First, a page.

OPINION15 June 2020

Making design thinking your own

Innovations Opinion UK

Design thinking has gathered momentum recently and is now used by innovation agencies and businesses alike. Alex Holmes and Alex Wilman look at how to apply it to research.

Ideas thinking_crop

Within market research, design thinking is increasingly seen as a way of transforming insight into innovation. While there are commercial challenges involved in applying it to market research, the principles are relevant and valuable to researchers. But first, we must make it our own.

What is design thinking?

The Design Council developed the design thinking framework 15 years ago. The process has been adapted by many companies – depending on their own commercial reality – and typically has four stages:

  1. Discover: a broad insight generation process. Deliberately thinking as widely as possible and collecting as much information as possible around a chosen problem area
  2. Define: these insights then define a focused innovation challenge to be solved  
  3. Develop: generate lots of ideas to solve the innovation challenge. This large quantity of ideas is then narrowed down to those which can best solve the challenge
  4. Deliver: the best ideas are turned into prototypes that are built, tested and refined until you’re happy it can solve your challenge.

Design thinking adds a simple, but effective structure to innovation. Consequently, it has gained popularity in sectors outside of design, including research.

How can design thinking and market research add value to one another?

Insight is fundamental to design thinking
Stage one uses primary and secondary research. Therefore, research launches the entire design thinking process. If done well, it’s the catalyst for successful innovation. Conversely, if done poorly, subsequent innovations fail – research quality effectively defines the ceiling for success.  

They require similar skills
Methodological skills aside, researchers have several crossover skills valuable to design thinking: workshop facilitation with multiple stakeholder groups, insight-led storytelling and – critically – the commercial mindset needed to turn ideas into commercial value for clients.

Design (and designers) are already vital to research
Good design is central to progressive and impactful market research. Design allows for engaging communication with participants and convinces business decision-makers to action insights, delivering a return on insight investment. While not enough research agencies have in-house designers, the importance of design is undeniable.

Why aren’t they frequently used together already?

Organisational conflicts
Design thinking can elevate client-side researchers and research agencies’ role in business by transforming both from insight owners to solution providers. However, this poses a commissioning problem: who should own and fund a joint research/design thinking project – innovation or insight?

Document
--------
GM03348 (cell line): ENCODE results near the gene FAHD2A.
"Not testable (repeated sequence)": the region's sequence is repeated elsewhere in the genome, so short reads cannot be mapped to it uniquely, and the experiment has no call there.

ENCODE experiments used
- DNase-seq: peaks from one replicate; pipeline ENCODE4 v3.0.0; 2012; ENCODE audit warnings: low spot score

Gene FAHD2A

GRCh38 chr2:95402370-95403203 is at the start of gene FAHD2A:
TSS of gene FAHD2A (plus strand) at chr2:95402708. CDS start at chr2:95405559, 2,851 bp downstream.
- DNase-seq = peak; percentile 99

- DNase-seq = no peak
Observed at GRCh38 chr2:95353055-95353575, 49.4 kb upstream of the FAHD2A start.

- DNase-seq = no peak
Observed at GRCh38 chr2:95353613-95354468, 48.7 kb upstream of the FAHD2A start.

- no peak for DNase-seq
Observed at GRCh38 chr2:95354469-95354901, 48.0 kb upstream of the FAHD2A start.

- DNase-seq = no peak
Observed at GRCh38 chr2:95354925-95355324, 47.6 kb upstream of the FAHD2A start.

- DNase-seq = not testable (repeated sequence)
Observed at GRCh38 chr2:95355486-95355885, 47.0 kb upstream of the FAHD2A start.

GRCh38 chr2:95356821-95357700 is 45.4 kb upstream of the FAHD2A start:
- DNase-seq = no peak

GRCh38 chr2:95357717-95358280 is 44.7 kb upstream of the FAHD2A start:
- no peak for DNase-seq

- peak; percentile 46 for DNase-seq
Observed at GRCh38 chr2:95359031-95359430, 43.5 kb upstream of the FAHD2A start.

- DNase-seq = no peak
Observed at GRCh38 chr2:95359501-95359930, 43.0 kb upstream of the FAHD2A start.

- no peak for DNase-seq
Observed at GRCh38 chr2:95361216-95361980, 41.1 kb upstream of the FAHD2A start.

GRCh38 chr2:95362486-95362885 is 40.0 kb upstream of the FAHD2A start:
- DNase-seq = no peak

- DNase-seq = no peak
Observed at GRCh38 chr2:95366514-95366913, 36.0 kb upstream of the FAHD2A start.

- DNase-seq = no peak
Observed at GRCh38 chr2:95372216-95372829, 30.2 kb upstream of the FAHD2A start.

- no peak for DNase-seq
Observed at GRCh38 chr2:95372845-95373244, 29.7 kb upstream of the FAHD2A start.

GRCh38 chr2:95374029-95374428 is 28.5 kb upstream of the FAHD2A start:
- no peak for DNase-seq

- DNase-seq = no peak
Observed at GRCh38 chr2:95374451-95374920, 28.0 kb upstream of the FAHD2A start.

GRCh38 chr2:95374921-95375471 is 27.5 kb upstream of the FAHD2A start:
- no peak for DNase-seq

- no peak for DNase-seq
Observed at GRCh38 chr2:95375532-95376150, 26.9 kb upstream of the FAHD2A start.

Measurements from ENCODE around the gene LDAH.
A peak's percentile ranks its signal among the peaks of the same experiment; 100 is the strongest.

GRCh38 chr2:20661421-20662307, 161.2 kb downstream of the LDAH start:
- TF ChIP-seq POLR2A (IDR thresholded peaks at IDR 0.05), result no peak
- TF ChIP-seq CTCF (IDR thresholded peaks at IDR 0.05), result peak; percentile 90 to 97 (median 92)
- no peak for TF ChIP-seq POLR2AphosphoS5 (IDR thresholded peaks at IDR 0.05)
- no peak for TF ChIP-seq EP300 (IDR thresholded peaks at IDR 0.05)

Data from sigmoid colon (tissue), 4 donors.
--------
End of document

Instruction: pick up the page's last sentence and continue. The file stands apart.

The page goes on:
In larger businesses, established and hard-to-change innovation processes likely exist already. Even if insight clients see value in one agency owning both, convincing internal stakeholders (or existing innovation teams) is challenging.

Credibility issues
Most clients don’t question their research partner’s insight capabilities. However, they may question whether researchers can deliver the entire design thinking process (historically owned by innovation agencies), so research agencies wishing to offer it face a credibility challenge.

Perceived cost
Despite the framework’s simplicity, it is sometimes viewed as large and intimidating, which can deter those whose budgets are already spread thinly. However, innovation usually straddles multiple departments (insight, marketing, R&D). Therefore, a cross-funded approach can work to provide proof-of-concept.

So, how can we make design thinking work for clients?

These challenges may prevent research from owning the entire process. However, design thinking is, in part, effective because it collapses a long, complex process into four manageable, understandable stages. Research can, and should, own at least part of this process.

How much you consider applying design thinking depends on your access to design skills and the fit with your client’s internal innovation procedures.

There are four ways of applying design thinking you could explore to see the value of a combined approach:

  • Use design thinking techniques to generate insight: design thinking uses many gamified techniques that encourage creative thinking, and these can be repurposed for creative insight generation approaches in focus groups or workshops
  • From discover to define: stages one and two are the fundamentals of market research: research, analysis and workshopping. Research can potentially own this part of the process entirely as design input isn’t needed, but research outputs should be reframed from an insight to an innovation challenge
  •  From discover to develop: agencies with designers can go further in DT, developing potential solutions to innovation challenges via sketching ideas to bring them to life and turning ideas into testable digital prototypes
  •  From discover to deliver: the final stage is a build, test and refine process. Market research is perfectly placed to test, however, the building and refinement skills often need to be sourced externally.

Everyone in market research wants to increase their perceived value to businesses. Design thinking allows this by increasing insight’s involvement in innovation. At its best, research defines and leads marketing strategy. Design thinking gives research the chance to define and lead innovation, too – so pick an application, and make it your own.    

Alex Holmes and Alex Wilman are research directors at Northstar Research